In 2002 and 2006, Californians voted to provide a total of nearly $5 billion in bonds (housing bonds) for use in financing affordable housing. The California Department of Housing and Community Development (HCD) oversees the majority of housing bond programs for the State and is responsible for ensuring that target populations receive bond‑funded housing. Since 2007 our office has performed five required audits, including this one, of HCD's housing bond program management. In each audit, we found similar problems related to HCD's monitoring of certain housing bond programs, particularly CalHome and Building Equity and Growth in Neighborhoods (BEGIN), both of which generally enable low‑income and very low‑income households to become or remain homeowners. We also identified concerns related to HCD's implementation of its housing bond database and its adherence to administrative spending limits. To ensure HCD addressed the problems we identified, we made a total of 28 recommendations in the first four reports, which HCD previously asserted that it implemented. However, during this review, we determined that HCD had not followed through on half of these recommendations. This report concludes the following:
The housing bond programs that HCD oversees generally award funds to recipients, such as local government agencies and nonprofits, that in turn use the funds to benefit target populations. To verify that these populations receive the intended benefits, HCD's policies require its staff to monitor the award recipients. However, we found significant differences between HCD's monitoring of its loan‑based programs, which require recipients to pay back the funds, and its monitoring of its grant‑based programs, which do not require the recipients to pay back the funds. Specifically, HCD has failed to perform critical steps when monitoring grant‑based programs, including CalHome and BEGIN. It has not obtained required performance reports detailing how the recipients have used the funds to help target populations, nor has it performed on‑site visits to verify whether recipients have provided assistance only to those who qualify.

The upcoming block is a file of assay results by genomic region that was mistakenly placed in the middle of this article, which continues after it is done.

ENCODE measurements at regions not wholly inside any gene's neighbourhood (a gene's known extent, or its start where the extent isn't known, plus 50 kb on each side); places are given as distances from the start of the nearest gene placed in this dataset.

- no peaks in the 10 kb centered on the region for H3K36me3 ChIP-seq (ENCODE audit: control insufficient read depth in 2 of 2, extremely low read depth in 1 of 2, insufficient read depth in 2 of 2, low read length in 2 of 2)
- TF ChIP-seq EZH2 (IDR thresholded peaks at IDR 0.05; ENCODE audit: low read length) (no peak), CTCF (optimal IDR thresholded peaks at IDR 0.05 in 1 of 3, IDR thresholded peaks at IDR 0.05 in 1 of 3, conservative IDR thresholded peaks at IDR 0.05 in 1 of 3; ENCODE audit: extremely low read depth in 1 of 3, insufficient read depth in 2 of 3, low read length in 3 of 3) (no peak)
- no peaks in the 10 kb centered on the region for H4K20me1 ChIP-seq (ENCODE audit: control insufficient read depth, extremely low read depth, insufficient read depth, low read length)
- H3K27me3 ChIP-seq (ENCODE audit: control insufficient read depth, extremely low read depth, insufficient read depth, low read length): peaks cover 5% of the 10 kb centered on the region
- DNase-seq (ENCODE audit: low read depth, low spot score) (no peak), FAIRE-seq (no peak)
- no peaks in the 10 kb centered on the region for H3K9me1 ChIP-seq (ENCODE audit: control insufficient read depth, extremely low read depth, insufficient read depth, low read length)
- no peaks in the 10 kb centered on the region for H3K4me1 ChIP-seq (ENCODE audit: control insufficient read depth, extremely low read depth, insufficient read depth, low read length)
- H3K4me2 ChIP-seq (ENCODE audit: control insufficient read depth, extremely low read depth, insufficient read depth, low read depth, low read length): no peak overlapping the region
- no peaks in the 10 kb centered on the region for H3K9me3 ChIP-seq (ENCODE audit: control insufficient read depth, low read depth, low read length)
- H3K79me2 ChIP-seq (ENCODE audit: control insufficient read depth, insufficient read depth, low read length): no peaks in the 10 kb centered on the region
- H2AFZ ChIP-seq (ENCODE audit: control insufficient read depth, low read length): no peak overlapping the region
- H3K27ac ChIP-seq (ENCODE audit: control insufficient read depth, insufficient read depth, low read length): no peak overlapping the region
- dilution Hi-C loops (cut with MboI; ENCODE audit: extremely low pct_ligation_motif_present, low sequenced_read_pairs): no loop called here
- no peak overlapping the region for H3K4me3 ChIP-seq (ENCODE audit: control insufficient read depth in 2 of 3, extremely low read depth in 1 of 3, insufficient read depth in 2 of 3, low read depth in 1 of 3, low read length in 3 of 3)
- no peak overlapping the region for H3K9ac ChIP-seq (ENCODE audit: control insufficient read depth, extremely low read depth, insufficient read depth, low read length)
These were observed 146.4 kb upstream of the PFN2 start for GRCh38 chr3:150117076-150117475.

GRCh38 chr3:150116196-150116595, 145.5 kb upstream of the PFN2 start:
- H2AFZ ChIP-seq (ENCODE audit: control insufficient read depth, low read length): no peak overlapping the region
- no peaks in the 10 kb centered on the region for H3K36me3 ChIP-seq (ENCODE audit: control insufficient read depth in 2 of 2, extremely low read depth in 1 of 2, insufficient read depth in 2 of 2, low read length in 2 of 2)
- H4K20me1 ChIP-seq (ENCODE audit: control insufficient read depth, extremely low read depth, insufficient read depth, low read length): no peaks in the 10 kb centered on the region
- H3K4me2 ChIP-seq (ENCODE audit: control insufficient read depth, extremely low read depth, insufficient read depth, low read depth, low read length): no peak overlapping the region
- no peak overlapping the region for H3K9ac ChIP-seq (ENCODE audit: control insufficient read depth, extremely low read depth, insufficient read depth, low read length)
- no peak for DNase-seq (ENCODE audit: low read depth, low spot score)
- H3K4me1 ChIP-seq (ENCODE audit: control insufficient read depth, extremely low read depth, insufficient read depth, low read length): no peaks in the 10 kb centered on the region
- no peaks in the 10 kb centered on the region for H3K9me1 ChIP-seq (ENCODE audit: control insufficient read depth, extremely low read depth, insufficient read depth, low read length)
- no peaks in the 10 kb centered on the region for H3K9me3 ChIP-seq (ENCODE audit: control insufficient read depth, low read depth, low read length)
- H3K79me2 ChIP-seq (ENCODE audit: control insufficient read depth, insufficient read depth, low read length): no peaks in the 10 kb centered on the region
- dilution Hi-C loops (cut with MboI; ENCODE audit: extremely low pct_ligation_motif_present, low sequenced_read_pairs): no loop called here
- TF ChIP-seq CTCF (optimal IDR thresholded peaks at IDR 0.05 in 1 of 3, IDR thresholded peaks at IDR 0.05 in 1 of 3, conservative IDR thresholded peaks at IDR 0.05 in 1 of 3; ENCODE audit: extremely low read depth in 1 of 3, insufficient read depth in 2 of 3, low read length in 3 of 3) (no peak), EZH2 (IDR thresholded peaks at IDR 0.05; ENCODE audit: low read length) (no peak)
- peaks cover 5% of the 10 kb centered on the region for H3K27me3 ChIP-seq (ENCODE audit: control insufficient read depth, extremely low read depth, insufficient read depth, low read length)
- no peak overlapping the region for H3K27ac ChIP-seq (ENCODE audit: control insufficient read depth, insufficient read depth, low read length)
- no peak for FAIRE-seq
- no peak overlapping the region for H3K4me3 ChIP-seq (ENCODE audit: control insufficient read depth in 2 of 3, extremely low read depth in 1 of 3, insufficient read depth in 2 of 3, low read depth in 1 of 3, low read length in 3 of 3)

HCD Is Unable to Fully Use Its Housing Bond Database, Impeding Its Ability to Ensure That Staff Adequately Monitor Award Recipients
Although HCD has put into service a centralized database—the Consolidated Automated Program Enterprise System (CAPES)—it has not ensured the system has the necessary functionality for it to monitor its housing bond programs. As a result, HCD staff do not use CAPES to monitor CalHome or BEGIN. Because HCD staff do not use CAPES consistently, HCD management is limited in its ability to verify that staff receive and monitor the reports that recipients must submit, and HCD therefore lacks assurance that the bond funds are reaching the target populations.
HCD Risks Exceeding Some Statutory Administrative Spending Limits, Which Could Threaten Its Ability to Meet Its Monitoring Requirements
According to its tracking tool and its bond fiscal manager, HCD has exceeded the 5 percent statutory administrative spending limit for at least two of its programs, including BEGIN. HCD projects it will also exceed this limit for CalHome before it can complete its monitoring obligations. When it exceeds statutory spending limits, HCD is potentially violating state law and risks being unable to monitor recipients as required. Further, HCD management lacks a plan for addressing administrative spending overages.
Summary of Recommendations
The Legislature should require HCD to annually report to it in detail on its monitoring of CalHome and BEGIN awards and to include performance metrics to demonstrate that recipients have issued loans to eligible homeowners.
The Legislature should require the Business, Consumer Services and Housing Agency to annually report to it on the status of HCD's implementation of our recommendations.
HCD should immediately obtain all required performance reports for its grant‑based programs, including CalHome and BEGIN, and it should also develop a plan for performing on‑site visits of the CalHome recipients.
HCD should determine CAPES's usability for the housing bond programs, decide based on that determination if management should enforce the use of the database by its staff, and develop a plan to address the feasibility of continuing to develop CAPES.
HCD should develop a long-term plan describing how it will address instances when it has exceeded its administrative spending limits and how it will avoid exceeding the limits of the additional programs in the most immediate danger of overage.
The Business, Consumer Services and Housing Agency agreed with our recommendations and indicated that HCD has begun implementing them.